Features & Columns

Umberto Abronzino

The reopened Watson Park serves as a reminder of Umberto Abronzino, the man who brought soccer to the valley
HEAD'S-UP THINKING: Umberto Abronzino spent decades running the Peninsula Soccer League out of his barbershop.

A movement is afoot to build a field house at the recently reopened Watson Park to honor one of San Jose's all-time legends, Umberto Abronzino, credited not only as being the founding father of soccer in Santa Clara Valley but also as the hero that operated the Bascom Barber Shop for almost 50 years.

Originally from Italy, Abronzino, who passed away in 2006 at the age of 85, started the Peninsula Soccer League when he first came to San Jose in the late '50s. Watson Park was his main turf. Officially sanctioned by the U.S. Soccer Federation, the Peninsula Soccer League still exists today, and from 1957 until his death, Abronzino ran the league out of his barbershop.

Just about everyone who has ever played the sport in Santa Clara County owes a debt to Abronzino. He started everything. He created the royal soccer bloodline of San Jose, and his home, outside of the barbershop, was Watson Park. He was an administrator, a referee and a tireless diplomat for the game. During the 1994 World Cup in the United States, he was Italy's Ambassador to the entire tournament.

Anyone who attended the original San Jose Earthquakes matches in the old North American Soccer League (NASL) from 1974 to 1984 will remember Abronzino as the timekeeper during those games. At that time, the NASL was changing the rules of the game in order to placate confused Americans, so they actually used to stop the clock during matches. At Spartan Stadium, Abronzino was the old guy who sat there on a raised platform, on the west sideline, with a handheld cylindrical pushbutton switch to stop the game clock, upon the referee's request. Everyone knew him. He was an institution.

Watson Park closed in 2005 due to toxins in the soil—the place was originally a city dump—and Abronzino never lived to see the park undergo its new transformation. After six years of hard work, a painstaking collaborative effort finally culminated with the park reopening last year.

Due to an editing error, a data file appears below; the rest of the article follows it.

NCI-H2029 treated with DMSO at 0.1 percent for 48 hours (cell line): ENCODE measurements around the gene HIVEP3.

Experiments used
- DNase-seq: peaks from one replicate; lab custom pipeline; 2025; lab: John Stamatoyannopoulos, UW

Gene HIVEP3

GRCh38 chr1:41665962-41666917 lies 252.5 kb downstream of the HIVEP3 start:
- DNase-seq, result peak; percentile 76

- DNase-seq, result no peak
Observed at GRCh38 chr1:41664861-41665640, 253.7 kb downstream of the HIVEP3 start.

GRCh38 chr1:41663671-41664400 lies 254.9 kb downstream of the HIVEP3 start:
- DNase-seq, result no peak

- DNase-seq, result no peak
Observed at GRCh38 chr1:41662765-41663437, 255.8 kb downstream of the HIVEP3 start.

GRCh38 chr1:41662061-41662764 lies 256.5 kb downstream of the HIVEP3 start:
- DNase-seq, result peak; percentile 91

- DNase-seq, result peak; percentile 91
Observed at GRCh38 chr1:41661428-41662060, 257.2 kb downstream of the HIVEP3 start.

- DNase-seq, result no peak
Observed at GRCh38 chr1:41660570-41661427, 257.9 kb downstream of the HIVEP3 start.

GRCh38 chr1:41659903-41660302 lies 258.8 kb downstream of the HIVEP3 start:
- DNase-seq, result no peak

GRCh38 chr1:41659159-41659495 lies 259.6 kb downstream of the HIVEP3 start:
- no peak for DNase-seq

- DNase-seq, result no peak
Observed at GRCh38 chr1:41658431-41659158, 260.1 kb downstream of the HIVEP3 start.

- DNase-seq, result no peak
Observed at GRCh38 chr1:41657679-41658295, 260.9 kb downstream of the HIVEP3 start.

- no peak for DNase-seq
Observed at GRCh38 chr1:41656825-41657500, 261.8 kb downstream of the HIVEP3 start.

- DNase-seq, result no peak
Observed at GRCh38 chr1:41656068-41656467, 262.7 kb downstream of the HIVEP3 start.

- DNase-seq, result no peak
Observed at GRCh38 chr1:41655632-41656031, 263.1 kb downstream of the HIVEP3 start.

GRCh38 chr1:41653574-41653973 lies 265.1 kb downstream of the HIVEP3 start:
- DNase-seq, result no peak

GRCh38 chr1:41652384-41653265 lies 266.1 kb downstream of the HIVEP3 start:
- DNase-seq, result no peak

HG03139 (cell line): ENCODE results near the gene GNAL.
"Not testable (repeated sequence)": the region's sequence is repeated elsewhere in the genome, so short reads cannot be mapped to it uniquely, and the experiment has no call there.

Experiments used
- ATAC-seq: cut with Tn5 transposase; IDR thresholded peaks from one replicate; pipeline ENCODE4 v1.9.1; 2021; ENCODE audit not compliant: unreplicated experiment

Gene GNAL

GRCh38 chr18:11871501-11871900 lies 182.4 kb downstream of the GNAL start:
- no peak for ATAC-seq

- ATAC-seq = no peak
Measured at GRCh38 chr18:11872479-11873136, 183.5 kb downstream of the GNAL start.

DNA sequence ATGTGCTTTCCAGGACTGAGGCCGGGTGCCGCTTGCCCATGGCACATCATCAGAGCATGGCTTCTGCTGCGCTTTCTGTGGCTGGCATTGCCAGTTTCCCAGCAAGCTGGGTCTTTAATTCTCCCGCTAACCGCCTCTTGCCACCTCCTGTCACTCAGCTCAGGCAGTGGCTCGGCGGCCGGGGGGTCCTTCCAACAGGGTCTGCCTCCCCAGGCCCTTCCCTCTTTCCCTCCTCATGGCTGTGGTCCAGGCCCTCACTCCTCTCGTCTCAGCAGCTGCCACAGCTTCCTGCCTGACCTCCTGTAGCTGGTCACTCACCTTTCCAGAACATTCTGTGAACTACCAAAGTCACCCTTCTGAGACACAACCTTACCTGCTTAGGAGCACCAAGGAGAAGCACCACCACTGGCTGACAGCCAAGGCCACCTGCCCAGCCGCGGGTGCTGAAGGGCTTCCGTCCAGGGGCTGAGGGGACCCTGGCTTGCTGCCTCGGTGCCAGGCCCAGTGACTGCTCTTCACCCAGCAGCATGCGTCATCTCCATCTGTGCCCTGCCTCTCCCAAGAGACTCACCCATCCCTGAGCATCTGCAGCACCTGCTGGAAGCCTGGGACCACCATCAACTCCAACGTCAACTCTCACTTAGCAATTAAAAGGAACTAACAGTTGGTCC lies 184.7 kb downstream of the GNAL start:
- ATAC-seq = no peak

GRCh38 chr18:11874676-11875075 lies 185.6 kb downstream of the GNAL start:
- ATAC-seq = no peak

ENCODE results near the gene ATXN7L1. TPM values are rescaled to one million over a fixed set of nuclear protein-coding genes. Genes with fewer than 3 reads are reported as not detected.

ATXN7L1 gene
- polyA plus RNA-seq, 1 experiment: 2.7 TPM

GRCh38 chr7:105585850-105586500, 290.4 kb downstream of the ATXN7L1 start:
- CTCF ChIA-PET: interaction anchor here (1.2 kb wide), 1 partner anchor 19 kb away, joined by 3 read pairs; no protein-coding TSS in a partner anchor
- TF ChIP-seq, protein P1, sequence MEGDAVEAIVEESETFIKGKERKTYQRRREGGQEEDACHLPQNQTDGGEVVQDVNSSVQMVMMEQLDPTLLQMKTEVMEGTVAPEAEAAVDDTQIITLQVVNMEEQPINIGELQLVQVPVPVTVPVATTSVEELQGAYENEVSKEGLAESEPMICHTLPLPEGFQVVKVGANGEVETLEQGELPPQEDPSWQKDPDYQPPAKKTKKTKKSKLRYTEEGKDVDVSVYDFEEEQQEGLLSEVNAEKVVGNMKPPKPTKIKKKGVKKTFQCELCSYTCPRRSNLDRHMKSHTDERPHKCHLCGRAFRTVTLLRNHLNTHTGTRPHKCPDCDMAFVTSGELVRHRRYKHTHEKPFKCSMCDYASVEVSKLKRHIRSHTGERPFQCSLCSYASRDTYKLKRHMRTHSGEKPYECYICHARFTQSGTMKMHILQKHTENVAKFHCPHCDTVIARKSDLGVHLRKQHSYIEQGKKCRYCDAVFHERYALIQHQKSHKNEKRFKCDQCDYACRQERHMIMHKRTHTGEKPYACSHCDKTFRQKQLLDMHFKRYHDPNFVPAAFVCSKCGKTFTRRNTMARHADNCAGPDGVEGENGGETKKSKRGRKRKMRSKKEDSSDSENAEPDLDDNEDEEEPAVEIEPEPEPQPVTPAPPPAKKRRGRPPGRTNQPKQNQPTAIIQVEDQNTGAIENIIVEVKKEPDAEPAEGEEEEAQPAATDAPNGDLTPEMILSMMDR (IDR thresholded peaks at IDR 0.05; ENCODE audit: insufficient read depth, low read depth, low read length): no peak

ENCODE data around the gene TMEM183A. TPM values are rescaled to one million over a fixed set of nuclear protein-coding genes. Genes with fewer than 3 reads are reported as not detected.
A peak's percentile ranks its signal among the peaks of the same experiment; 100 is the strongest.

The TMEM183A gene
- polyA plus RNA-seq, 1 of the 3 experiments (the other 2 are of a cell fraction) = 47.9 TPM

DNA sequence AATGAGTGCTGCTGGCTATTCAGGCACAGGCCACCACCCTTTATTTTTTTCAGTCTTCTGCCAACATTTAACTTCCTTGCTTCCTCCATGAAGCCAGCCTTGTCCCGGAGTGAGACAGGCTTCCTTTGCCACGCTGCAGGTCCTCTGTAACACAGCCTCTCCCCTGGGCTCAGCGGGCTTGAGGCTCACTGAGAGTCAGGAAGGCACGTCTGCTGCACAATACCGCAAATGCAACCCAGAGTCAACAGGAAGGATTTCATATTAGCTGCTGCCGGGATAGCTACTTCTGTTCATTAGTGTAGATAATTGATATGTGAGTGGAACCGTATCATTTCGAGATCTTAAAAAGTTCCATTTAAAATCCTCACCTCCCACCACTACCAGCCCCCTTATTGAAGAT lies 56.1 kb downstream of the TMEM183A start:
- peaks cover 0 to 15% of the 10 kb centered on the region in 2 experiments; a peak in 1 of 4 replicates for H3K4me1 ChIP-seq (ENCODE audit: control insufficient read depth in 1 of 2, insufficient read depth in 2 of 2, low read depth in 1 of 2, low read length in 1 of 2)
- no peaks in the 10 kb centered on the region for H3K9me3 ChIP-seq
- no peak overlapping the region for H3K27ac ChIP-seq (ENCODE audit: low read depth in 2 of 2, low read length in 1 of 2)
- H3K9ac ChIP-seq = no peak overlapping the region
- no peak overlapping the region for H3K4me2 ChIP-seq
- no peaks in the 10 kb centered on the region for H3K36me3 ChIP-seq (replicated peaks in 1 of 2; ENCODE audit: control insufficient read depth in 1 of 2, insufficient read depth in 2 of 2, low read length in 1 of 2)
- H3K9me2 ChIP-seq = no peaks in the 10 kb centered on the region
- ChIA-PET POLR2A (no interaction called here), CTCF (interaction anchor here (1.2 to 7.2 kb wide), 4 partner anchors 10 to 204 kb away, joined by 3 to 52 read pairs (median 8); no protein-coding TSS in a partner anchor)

Along with a playground, a dog park, basketball courts, a restroom, picnic areas and other facilities, a new soccer bowl, renamed Abronzino Bowl, contains two new soccer fields, one grass and one artificial turf, both of which have lights to allow night play.

As a result, San Jose Parks Foundation and the Soccer Silicon Valley Community Foundation are now raising funds to build a field house at the park in Abronzino's honor. The field house will include restrooms, concessions, office space, storage and a permanent exhibit about Abronzino and the history of recreational soccer in Silicon Valley, curated by History San Jose.

With that, allow me to digress with a hysterical and somewhat mystical side note: last year, Team San Jose led a media tour of the old Martin Luther King, Jr., Main Library on San Carlos Street, as it was about to get demolished. The old concrete building had recently housed some the city offices that the new City Hall didn't have room for, particularly Public Works, so as we toured it, many remnants still remained inside the building, leftover from when the city employees had finally vacated the place. In one pile of garbage, I discovered the entire 60-page roll of blueprints for the new Watson Park renovation project. To save the prints from annihilation, I took the roll and donated it to History San Jose.

Perhaps it is symbolic of the endless cycles of creation and destruction that always seem to characterize San Jose's belligerent, ham-fisted suburban-planning (d)evolution: A park is built on a former city dump. Toxins close the park 50 years later, just as the City Hall moves back to downtown.

Since there isn't enough room in the new City Hall for all the employees, Public Works gets relocated to the old MLK Library building. When that building gets destroyed, no one even cares enough to save the Watson Park blueprints they'd been working on, so a newspaper columnist donates them to History San Jose, who just happens to be helping envision a new field house at the remodeled Watson Park. Welcome to San Jose, the "global epicenter of innovation," as the politicians keep telling us.

In any event, raising money for the new Umberto Abronzino Field House is a wonderful cause. Without exaggeration, he probably affected at least 500,000 people in this area, over the course of 50 years. I am certain the field house will be here to stay.

The Abronzino Fund